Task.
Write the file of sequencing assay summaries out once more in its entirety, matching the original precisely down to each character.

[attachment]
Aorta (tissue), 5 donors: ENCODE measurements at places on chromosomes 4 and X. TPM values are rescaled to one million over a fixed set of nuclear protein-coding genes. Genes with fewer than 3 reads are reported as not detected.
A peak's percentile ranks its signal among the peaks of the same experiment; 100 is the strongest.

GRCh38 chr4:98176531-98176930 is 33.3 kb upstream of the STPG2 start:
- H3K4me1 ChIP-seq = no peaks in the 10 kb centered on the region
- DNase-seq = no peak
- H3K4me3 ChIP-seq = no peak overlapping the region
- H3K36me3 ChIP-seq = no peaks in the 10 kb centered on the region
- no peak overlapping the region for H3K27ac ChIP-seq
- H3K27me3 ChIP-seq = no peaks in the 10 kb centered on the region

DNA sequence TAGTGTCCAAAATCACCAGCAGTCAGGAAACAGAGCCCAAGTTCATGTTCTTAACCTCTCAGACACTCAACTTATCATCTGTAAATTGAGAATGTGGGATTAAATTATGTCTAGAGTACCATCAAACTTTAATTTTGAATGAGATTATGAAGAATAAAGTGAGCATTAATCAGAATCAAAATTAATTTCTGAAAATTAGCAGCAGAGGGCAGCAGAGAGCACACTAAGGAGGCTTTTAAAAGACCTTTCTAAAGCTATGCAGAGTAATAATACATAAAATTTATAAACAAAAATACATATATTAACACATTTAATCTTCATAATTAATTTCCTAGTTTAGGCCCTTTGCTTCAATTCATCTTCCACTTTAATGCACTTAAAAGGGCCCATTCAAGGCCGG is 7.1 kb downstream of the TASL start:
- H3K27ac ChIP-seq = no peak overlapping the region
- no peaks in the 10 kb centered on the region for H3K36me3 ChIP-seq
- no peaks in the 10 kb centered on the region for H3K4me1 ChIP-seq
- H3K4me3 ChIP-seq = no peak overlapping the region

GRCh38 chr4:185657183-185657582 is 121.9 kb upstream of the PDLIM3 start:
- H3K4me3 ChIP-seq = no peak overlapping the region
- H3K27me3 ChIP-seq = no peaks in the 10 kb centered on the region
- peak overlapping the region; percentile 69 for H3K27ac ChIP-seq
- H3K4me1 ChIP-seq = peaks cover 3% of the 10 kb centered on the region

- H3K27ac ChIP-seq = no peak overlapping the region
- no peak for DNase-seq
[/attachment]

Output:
Aorta (tissue), 5 donors: ENCODE measurements at places on chromosomes 4 and X. TPM values are rescaled to one million over a fixed set of nuclear protein-coding genes. Genes with fewer than 3 reads are reported as not detected.
A peak's percentile ranks its signal among the peaks of the same experiment; 100 is the strongest.

GRCh38 chr4:98176531-98176930 is 33.3 kb upstream of the STPG2 start:
- H3K4me1 ChIP-seq = no peaks in the 10 kb centered on the region
- DNase-seq = no peak
- H3K4me3 ChIP-seq = no peak overlapping the region
- H3K36me3 ChIP-seq = no peaks in the 10 kb centered on the region
- no peak overlapping the region for H3K27ac ChIP-seq
- H3K27me3 ChIP-seq = no peaks in the 10 kb centered on the region

DNA sequence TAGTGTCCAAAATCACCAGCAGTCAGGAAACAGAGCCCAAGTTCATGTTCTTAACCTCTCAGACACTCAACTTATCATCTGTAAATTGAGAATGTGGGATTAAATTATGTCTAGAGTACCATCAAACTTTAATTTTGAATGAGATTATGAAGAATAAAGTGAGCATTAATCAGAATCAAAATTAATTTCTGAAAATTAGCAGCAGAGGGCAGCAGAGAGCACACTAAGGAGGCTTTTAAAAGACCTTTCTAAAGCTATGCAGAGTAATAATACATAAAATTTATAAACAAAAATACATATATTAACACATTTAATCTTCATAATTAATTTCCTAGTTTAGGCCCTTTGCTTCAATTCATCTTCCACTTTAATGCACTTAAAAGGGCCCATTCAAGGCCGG is 7.1 kb downstream of the TASL start:
- H3K27ac ChIP-seq = no peak overlapping the region
- no peaks in the 10 kb centered on the region for H3K36me3 ChIP-seq
- no peaks in the 10 kb centered on the region for H3K4me1 ChIP-seq
- H3K4me3 ChIP-seq = no peak overlapping the region

GRCh38 chr4:185657183-185657582 is 121.9 kb upstream of the PDLIM3 start:
- H3K4me3 ChIP-seq = no peak overlapping the region
- H3K27me3 ChIP-seq = no peaks in the 10 kb centered on the region
- peak overlapping the region; percentile 69 for H3K27ac ChIP-seq
- H3K4me1 ChIP-seq = peaks cover 3% of the 10 kb centered on the region

- H3K27ac ChIP-seq = no peak overlapping the region
- no peak for DNase-seq